17. Opens Up Freelancing Opportunities

The nature of data work is mostly through computational means and most work would involve a computer. Therefore, this would open up some opportunities to freelancing by working remotely as a data analytics consultant or providing data cleaning services.

18. Reskilling Support by MNCs

Learning analytics is also supported in large companies where employees are provided with reskilling courses to pick up essential analytics skills. One example would be the Upskilling 2020 by Amazon, where $700 million was committed to providing upskilling opportunities to strengthen the workforce.

PwC has also announced a $3 billion investment for job training of 275,000 of their employees to help them stay relevant in the digital age. These job trainings can also equip their employees with necessary analytics skills.

With many MNCs jumping onto this trend, more companies are likely to provide additional resources for their employees, including yours, eventually.

19. Reskilling Support by Governments

Government bodies around the globe have also stepped in to boost the employability of their citizens. In France, employees can claim up to €1,500 for each employee that undergoes training.

In Singapore, their government has also provided “Skills Future Credit” for their citizens to pursue training courses and reskilling opportunities. These credits can be used for multiple purposes for training in in-demand skills for the citizens to stay attractive to employers.

In Louisville, Kentucky, a reskilling initiative was started to help improve employment in local companies by providing training in data analytics. In partnership with training providers like General Assembly and Microsoft, these combined initiatives can provide you with the much-needed kickstart to your career in data analytics.

20. Formal Education is Not a Must

As you should know by now, with the high demand for analytics skills and the increase in online learning and smaller training courses, data-related positions do not necessarily require formal education in data science. Being a relatively new and growing field, universities have only just begun to offer formal degrees in data science. This means that employment in the data fields value skills more than formal knowledge, although formal education would still be a good addition.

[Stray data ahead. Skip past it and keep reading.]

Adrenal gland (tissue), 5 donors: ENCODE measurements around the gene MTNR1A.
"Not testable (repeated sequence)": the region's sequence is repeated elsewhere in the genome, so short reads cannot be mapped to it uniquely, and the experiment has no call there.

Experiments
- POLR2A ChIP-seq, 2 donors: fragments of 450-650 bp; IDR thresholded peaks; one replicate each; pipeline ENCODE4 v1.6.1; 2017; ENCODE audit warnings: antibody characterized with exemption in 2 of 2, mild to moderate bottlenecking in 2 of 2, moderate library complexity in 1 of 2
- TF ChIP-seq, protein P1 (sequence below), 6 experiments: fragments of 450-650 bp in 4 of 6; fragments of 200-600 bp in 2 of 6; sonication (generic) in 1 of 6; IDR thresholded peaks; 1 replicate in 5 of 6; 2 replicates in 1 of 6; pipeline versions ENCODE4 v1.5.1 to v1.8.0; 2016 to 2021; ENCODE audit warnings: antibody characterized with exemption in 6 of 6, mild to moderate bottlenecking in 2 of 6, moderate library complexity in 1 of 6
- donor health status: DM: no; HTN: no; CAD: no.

21. Many Online Learning Resources Available

Lastly, we are fortunate to have many online learning resources for training that can be done safely without physical interaction with instructors. As long as you have a computer with you, a quick online search would show the vast resources and learning platforms for learning and picking up analytics skills.


In conclusion, data is everywhere and we need to start harnessing its uses for our own benefit. With the new normal coming in 2020 and here to stay for a while, why not take a chance and learn data analytics skills for yourself. With these 21 reasons why, I’m sure it would be hard not to begin your data learning journey as soon as you can!

Thanks for reading and I hope to see you in the next post!

My Favorite Learning Resources:

Here are some of the learning resources I’ve personally found to be useful as a data analyst and I hope you find them useful too!

These may contain affiliate links and I earn a commission from them if you use them.

However, I’d honestly recommend them to my juniors, friends, or even my family!

My Recommended Learning Platforms!

Learning PlatformWhat’s Good About the Platform?
1CourseraCertificates are offered by popular learning institutes and companies like Google & IBM
2DataCampComes with an integrated coding platform, great for beginners!
3PluralsightStrong focus on data skills, taught by industry experts
4StratascratchLearn faster by doing real interview coding practices for data science
5UdacityHigh-quality, comprehensive courses

My Recommended Online Courses + Books!

TopicOnline CoursesBooks
1Data AnalyticsGoogle Data Analytics Professional Certificate
2Data ScienceIBM Data Science Professional Certificate
3ExcelExcel Skills for Business Specialization
4PythonPython for Everybody SpecializationPython for Data Analysis
5SQLIntroduction to SQLSQL: The Ultimate Beginners Guide: Learn SQL Today
6TableauData Visualization with TableauPractical Tableau
7Power BIGetting Started with Power BI DesktopBeginning Microsoft Power BI
8R ProgrammingData Science: Foundations using R SpecializationLearning R
9Data VisualizationBig Book of Dashboards

To see all of my most up-to-date recommendations, check out this resource I’ve put together for you here.